You Can, Can! The Lost Art of Canning

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Canning doesn’t need to be something sacred that your grandma or your great great grandma used to do. Anyone and everyone can, can. I came across the idea of canning while listening to homesteading podcasts. They brought up a good point. If you have a successful garden, canning your fruits and vegetables is a great way to preserve your bounty. Justin and I started our first garden this year, and we quickly realized how much can go to waste when you don’t preserve and store your excess quickly. So canning it was! Here is how I got the Ball (Lol, like the jar. I crack myself up) rolling.

I started by doing A LOT of research. I listened to podcasts, searched online, checked out books from the library, joined a canning group on Facebook, and talked to experienced canners. One of the podcasts that I found extremely helpful is Canning Season, by John Gavin. He did a Canning 101 series and provides you with a TON of helpful resources.

After doing all of the boring research, I still felt overwhelmed and nervous about the whole thing. Come to find out, that’s completely normal and very common for beginners! I knew that I had to push myself  to do it. So naturally I started ordering canning supplies!

What You Need to Get Started

To start, you need a canner. There are two types of canning methods, water bath canning and pressure canning. Water bath canning is a technique used to preserve fruits and most vegetables that have a high acid. For the water bath method you will either need a canning pot with a rack or you can use a large stock pot and extra jar rings as a the rack. Pressure canning is used for canning fruits, veggies, and meats with a low acid. For pressure canning you will need a pressure cooker/canner.  I know, I know, this all seems confusing, but I won’t go into too much detail. After all, you’ll want to do your own research through more experienced canners and canning sources.

I chose to go with a pressure canner (like this one) because I can use it for both the water bath method and pressure canning. I went ahead and bought the larger pressure canner because the price difference was negligible and I liked the idea of canning more at one time. You go with what works best for you! Just a note… if you have a glass cooktop you are limited to the type of canners you can use. I myself have a glass cooktop and the Presto Pressure Canner works well for me. Make sure to call your stove manufacturer (if it’s glass) and ask if  your cooktop is appropriate for canning.

Other items you will need include, jars of different sizes (used is fine), new jar lids (you can find these at Walmart with or without the rings), and a canning kit (like this one).


It is important to always use recipes that have been tested and approved. I only pull recipes from recipe books and from trusted and experienced canners (like John Gavin). It is not recommended that you use recipes that have been passed down from generations before you. I know it’s sad and disappointing, but let’s just try and keep everyone alive and well with safe recipes.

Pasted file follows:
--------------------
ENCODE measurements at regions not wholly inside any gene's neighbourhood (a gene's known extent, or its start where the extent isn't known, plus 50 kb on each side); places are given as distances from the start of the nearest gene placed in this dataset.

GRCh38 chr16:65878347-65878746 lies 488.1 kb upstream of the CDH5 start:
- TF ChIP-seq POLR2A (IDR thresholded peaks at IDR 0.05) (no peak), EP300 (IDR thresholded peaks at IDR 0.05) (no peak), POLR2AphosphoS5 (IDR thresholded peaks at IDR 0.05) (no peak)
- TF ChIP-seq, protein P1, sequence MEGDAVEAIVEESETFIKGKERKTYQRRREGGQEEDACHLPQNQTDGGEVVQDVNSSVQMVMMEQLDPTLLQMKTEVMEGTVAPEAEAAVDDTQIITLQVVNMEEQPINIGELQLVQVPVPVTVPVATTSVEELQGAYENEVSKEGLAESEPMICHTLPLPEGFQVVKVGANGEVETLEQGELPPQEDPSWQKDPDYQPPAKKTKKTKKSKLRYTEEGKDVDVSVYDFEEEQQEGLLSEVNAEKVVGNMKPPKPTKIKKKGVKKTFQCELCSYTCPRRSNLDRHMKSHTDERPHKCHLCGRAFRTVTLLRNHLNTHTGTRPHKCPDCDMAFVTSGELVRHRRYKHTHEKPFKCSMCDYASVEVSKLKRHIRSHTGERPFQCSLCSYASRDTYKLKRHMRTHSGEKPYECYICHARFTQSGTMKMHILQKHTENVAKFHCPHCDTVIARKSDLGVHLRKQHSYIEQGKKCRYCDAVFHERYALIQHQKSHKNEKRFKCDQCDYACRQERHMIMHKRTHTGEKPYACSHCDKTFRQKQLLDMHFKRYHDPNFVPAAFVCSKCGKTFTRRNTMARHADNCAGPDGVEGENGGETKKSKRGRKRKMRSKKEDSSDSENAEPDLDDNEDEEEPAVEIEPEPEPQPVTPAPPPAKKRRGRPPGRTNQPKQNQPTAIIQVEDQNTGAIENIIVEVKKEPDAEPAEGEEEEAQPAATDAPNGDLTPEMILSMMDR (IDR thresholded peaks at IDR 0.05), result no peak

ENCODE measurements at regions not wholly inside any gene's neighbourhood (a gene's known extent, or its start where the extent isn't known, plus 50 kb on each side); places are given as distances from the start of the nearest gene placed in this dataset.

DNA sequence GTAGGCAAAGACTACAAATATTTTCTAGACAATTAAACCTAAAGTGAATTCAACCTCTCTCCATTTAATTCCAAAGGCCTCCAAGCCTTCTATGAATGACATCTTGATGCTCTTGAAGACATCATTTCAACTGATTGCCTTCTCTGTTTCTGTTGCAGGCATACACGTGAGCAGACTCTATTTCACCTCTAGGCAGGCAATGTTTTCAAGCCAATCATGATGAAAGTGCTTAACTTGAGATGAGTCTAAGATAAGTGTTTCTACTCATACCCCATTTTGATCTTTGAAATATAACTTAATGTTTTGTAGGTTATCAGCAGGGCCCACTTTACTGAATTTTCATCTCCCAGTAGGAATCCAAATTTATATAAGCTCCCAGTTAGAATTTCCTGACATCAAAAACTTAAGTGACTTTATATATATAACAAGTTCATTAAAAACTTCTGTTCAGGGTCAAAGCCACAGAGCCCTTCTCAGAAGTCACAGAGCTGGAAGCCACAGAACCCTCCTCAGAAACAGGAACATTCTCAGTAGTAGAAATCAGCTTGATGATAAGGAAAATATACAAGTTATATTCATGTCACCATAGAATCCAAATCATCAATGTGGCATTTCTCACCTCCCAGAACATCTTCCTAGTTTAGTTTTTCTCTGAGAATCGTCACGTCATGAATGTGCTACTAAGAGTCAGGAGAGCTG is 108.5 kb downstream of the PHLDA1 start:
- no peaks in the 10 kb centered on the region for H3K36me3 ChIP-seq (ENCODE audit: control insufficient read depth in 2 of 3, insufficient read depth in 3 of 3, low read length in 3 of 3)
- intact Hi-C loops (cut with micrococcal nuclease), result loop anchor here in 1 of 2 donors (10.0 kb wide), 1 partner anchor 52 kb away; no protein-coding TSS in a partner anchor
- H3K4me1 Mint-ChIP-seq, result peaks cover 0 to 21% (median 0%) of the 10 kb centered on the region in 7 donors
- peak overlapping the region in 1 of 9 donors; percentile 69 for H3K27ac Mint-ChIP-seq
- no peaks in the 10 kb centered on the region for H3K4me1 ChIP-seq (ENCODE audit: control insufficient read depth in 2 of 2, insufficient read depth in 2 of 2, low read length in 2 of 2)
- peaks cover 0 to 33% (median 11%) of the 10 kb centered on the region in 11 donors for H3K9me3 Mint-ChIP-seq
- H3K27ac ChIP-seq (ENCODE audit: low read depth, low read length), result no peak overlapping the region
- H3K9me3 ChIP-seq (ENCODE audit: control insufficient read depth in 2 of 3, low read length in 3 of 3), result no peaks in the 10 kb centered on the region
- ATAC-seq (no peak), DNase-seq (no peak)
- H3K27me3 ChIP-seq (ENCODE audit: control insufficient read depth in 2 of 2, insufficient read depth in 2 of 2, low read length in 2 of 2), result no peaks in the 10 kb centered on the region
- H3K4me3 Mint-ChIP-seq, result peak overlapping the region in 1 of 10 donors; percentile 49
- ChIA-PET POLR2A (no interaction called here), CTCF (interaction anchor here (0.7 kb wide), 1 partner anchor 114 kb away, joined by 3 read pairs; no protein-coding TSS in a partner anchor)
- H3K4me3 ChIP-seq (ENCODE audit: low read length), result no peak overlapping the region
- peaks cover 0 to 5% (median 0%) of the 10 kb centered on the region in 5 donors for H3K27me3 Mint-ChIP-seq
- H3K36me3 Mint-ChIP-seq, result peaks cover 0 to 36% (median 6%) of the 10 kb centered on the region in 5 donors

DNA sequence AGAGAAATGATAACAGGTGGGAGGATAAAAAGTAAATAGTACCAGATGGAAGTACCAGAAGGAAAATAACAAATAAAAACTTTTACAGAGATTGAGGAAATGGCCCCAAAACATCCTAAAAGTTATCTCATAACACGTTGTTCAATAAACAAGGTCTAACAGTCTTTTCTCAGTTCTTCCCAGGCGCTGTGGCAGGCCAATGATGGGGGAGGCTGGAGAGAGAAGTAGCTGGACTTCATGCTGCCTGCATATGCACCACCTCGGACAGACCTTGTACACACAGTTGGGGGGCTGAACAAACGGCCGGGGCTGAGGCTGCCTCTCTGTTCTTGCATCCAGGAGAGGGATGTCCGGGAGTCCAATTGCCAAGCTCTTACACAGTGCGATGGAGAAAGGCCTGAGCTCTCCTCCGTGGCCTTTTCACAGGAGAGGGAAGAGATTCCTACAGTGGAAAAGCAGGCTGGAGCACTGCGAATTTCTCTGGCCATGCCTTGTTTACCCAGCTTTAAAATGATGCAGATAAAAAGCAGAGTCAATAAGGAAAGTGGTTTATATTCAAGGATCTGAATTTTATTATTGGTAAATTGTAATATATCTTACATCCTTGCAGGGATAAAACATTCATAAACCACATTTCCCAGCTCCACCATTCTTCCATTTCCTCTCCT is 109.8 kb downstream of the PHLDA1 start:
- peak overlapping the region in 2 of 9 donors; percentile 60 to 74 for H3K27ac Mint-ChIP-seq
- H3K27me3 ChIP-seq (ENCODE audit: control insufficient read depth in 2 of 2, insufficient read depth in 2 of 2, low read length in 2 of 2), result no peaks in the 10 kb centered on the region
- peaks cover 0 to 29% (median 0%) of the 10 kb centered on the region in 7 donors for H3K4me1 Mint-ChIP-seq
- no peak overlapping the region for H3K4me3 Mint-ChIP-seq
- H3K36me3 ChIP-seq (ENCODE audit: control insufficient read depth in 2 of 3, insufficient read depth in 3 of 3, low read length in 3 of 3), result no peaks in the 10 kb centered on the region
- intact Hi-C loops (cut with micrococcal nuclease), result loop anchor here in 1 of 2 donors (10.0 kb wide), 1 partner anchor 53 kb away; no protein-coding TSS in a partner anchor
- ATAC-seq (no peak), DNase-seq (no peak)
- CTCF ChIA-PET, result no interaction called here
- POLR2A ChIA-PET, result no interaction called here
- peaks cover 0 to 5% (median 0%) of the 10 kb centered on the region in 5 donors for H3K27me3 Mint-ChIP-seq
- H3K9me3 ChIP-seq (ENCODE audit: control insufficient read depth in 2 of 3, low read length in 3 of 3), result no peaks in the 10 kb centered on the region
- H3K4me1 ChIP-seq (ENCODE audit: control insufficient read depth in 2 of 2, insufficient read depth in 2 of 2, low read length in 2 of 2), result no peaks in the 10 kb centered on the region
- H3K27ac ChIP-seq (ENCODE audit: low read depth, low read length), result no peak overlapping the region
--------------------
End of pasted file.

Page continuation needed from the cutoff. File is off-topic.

I would definitely recommend all canners to start with the Ball Blue Book Guide to Preserving. It has a ton of recipes and gives you a step by step guide to safe canning. I also recommend Canning for a New Generation. It has a lot of fun recipes and I also like that their recipes are usually smaller.

But What About Botulism?

Botulism is such a scary word! And it is indeed a nasty bacteria that can be very dangerous. The fear of botulism was my main reason for being hesitant to home can. The key to avoid this is to ALWAYS FOLLOW THE DIRECTIONS EXACTLY. I can’t stress that enough. Once you have familiarized yourself with the process of canning you will be able to focus on the exact recipe. Be confident! If I can do it, YOU CAN DO IT!

Can Away!

Now you have the basics on how to can, so get out there, do your research, and start canning. You will be one step closer to a self-sufficient lifestyle. It’s much more rewarding than picking something up from the canned food aisle. Thanks again for reading! Come back again next week for updates!




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7 thoughts on “You Can, Can! The Lost Art of Canning

  1. mary says:

    My sister and I made pickles once at her house. She had all of the stuff and knew what she was doing, but it really overwhelmed me. They were good pickles though. I helped my Grandma make strawberry jam once too. Lots of work, but it was the best jam EVER. Good luck!! 🙂

  2. Debbie Harrod says:

    Your blog encouraged me that maybe I should really can one day. My husband has always been afraid of the botulism factor but obviously there is a right way to do it. Now to begin my research…… 🙂

  3. Hugh Devonport says:

    You have done your homework. I was concerned about the botulism risk but you are doing things the right way. When I was a teenager my mother made me help with the canning. I probabey peeled a thousand peaches before I escaped to the Navy. My mom made the best apricot pineapple jam. Jam safely and enjoy the fruits of your labor.

  4. Cheryl says:

    Great article. Keep writing! You have a way with words.
    I haven’t done a lot with canning. (Might need to start with getting a garden. Next spring, maybe? I hope you will be writing about it to walk me through getting started in the spring.) Biggest help I’ve read about canning was to use good sense when it comes to checking to see if it was well preserved. If it smells “off” or has signs of molding, it’s good to throw out the contents of the jar.
    But, I do love using my pressure cooker for making amazing meals. (I don’t know what I’d do without my pressure cooker. I use it just about every day.)

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